Canon released a firmware update for the 5D Mark II and then pulled it off from the website because of some problems. Yeah scary stuff if it bricks your camera.
Canon fixed the problem and released a new firmware 2.0.4. I've been hesitating for a long time, because if I needed 24p I would shoot with the 7D or the 550D / T2i. If my 5D ain't broke why fix it??
Lately though, for some reason, people love to shoot with the 5DM2 and even pay to rent them. It seems that the gigs i'm being hired to do require me to update the camera for at least correcting the 30fps to a true 29.97. Since people are still considering buying the Canon 5D Mark II, maybe even some buying it used, I thought I would share the update experience. So here's my Canon EOS 5D Mark II firmware update 2.0.4 adventure. Firmware can be downloaded from Canon's website here.
This is part 1 of an idea i'm going to try and work on. Not sure it there will ever be a Part 2 to this! Basically the problem I want to provide a DIY solution for is a remote to start and stop video from the Canon 5D Mark II, 7D, 550D / T2i. Yes, there is the RC-1 for the 5D Mark II, but that works through infrared, line of sight, and only best in front of the camera. I need a remote that can start and stop video if my camera were on a Jib / Crane / Steadicam / Shoulder Rig, etc.
Here's two of the current solutions people are using today:
While both videos show a method of routing an infrared signal from front to back, it's not going to suffice in many situations that I plan on using my camera for. So check out my video (very top) on Part 1 of what I'm planning on doing. I'm using this $8.00 wireless 1CH remote and also got this used RC-1 from eBay for just $8.00 dollars. Let's see if you hear back from me on a successful DIY Wireless Remote for the Canon 5D Mark II or if it's an epic failure.... Stay tuned.
Let's face it, many of us put the 5D Mark II on the back burner when the 7D and T2i came around. With poor audio quality, no frame rate options, and a high price tag, it wasn't much for video. The only thing it had going for it was the Full Frame. With the new Canon 5D Firmware out to improve on those limited abilities, the video above posted by David Dang makes me fall back in love with my Canon 5D Mark II all over again. Now go sell your 7D's and T2i's, then click here to buy the Canon 5D Mark II!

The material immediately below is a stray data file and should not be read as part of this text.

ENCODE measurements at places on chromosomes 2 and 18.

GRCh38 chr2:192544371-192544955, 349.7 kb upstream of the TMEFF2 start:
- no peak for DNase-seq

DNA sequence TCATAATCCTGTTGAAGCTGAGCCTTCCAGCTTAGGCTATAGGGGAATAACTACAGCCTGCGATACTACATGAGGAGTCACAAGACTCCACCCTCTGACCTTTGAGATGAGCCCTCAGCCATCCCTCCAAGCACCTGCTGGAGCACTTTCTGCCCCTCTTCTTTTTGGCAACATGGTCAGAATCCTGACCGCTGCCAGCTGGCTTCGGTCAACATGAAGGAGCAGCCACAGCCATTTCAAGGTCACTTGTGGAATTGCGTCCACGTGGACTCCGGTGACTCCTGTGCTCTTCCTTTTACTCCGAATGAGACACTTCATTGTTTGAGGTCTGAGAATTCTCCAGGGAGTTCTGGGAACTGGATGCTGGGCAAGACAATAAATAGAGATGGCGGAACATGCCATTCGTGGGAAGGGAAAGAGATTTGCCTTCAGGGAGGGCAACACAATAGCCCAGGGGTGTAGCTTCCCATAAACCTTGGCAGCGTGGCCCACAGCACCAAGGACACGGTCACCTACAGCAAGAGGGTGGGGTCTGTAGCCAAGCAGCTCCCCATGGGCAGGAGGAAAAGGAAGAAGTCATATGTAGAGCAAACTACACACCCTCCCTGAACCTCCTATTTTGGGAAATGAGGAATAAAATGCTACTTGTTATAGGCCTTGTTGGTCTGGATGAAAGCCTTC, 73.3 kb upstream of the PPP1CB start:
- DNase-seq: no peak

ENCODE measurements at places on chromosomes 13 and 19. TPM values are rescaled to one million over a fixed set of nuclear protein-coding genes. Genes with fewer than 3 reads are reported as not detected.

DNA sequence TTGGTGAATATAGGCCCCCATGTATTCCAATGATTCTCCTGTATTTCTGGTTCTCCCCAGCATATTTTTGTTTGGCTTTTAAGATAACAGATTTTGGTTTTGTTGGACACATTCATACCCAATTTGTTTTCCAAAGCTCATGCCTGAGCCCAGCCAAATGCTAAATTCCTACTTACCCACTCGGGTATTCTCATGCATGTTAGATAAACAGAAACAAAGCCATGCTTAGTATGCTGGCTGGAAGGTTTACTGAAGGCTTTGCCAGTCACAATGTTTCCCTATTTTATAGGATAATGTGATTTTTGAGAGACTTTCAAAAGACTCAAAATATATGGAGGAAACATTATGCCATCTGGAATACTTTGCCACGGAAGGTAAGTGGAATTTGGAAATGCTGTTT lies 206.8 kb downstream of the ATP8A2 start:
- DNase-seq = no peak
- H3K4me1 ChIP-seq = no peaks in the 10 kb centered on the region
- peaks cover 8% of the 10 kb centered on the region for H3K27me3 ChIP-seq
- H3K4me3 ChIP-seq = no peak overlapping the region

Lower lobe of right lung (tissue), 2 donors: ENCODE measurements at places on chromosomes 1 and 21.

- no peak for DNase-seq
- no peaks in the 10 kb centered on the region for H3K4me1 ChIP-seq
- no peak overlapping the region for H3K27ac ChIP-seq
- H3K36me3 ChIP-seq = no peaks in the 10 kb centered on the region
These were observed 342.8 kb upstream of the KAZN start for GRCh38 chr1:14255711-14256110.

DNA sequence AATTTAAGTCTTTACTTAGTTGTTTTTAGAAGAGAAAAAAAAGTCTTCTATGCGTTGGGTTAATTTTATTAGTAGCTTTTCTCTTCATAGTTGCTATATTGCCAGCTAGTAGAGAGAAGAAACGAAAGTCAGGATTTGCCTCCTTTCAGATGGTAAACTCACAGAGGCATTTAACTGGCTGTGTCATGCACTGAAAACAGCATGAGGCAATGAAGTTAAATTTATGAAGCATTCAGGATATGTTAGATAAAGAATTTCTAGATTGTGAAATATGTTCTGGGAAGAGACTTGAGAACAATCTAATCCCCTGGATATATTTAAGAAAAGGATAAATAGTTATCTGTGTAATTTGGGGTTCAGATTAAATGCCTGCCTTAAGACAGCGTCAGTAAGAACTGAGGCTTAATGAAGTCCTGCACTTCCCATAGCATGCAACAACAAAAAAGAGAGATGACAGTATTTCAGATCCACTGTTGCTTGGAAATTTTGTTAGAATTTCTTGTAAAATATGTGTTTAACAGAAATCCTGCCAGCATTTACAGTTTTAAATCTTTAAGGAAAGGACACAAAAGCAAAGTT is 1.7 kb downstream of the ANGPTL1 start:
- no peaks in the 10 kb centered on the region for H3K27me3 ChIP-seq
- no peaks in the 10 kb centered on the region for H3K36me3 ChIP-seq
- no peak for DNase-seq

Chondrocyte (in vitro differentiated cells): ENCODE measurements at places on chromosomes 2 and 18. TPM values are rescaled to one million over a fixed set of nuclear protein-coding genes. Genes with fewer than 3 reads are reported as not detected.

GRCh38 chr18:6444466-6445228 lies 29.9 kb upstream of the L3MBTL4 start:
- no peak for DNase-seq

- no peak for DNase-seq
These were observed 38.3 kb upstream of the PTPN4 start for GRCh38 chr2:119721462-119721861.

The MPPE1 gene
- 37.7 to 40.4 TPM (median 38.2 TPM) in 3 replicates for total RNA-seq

If you're looking to get Razor Sharp focus on a DSLR, this post is for you! I've posted about Loupes before, but this Hoodman is just jumping off as the best price + features.
If you're not familiar with a LCD Loupe, it covers the LCD on your camera so you can not only see better color and contrast, but it will magnify the LCD so you can see pixel for pixel what's in focus and what's not. Nothing like poor focus to ruin good video footage. Plus it adds 'more looks per hour' to your mojo.
I've been reviewing quite a bit of different LCD loupes and personally own the LCDVF. The LCDVF is a great looking product that ties in nicely with the color scheme of Canon L lenses, but it lacks some features found on the Zacuto Z-Finder. The Hoodman has been around for quite some time, but it seems they've been putting alot of emphasis on video DSLR's. The Hoodman HLPP3 Hoodloupe Pro bundle with Eye cup is a perfect bargain because it comes in cheaper than other Loupes, and has more options than the LCDVF. This Hoodman comes with a diopter for those who have 'less than perfect vision', and actually straps to the camera. The Z-finder and LCDVF use a magnetic frame which you can easily knock the loupe off the camera (i've done it many times). I wished I held out a bit longer now, but maybe I'll just pick up a second. Check out the link below and get your's while they're in stock. With the new T2i out, i'm sure it will sell out very quickly.
The Canon T2i ( a.k.a 550D ) is hands down an awesome buy for any Videographer looking to get into DSLR video cameras. Taking virtually exact Video features from the Canon 7D for less than half the price, it's pretty much a no brainer for first time vDSLR buyers. It's a weird time right now for most people who purchased the 5D Mark II or Canon 7D. We used to feel good about having the most expensive cameras on the market, but now feel sort of silly for having overpayed on the features now available on the Canon T2i. Well I'll just try to convince myself that I'm a Pioneer or Veteran of DSLR video. There in the beginning, before this revolution of sorts. So what if I paid thousands more for video features that consumers can now pick up at the local Walmart? Well so that i'm not too left out, I think it's time I place an order for my Canon T2i.....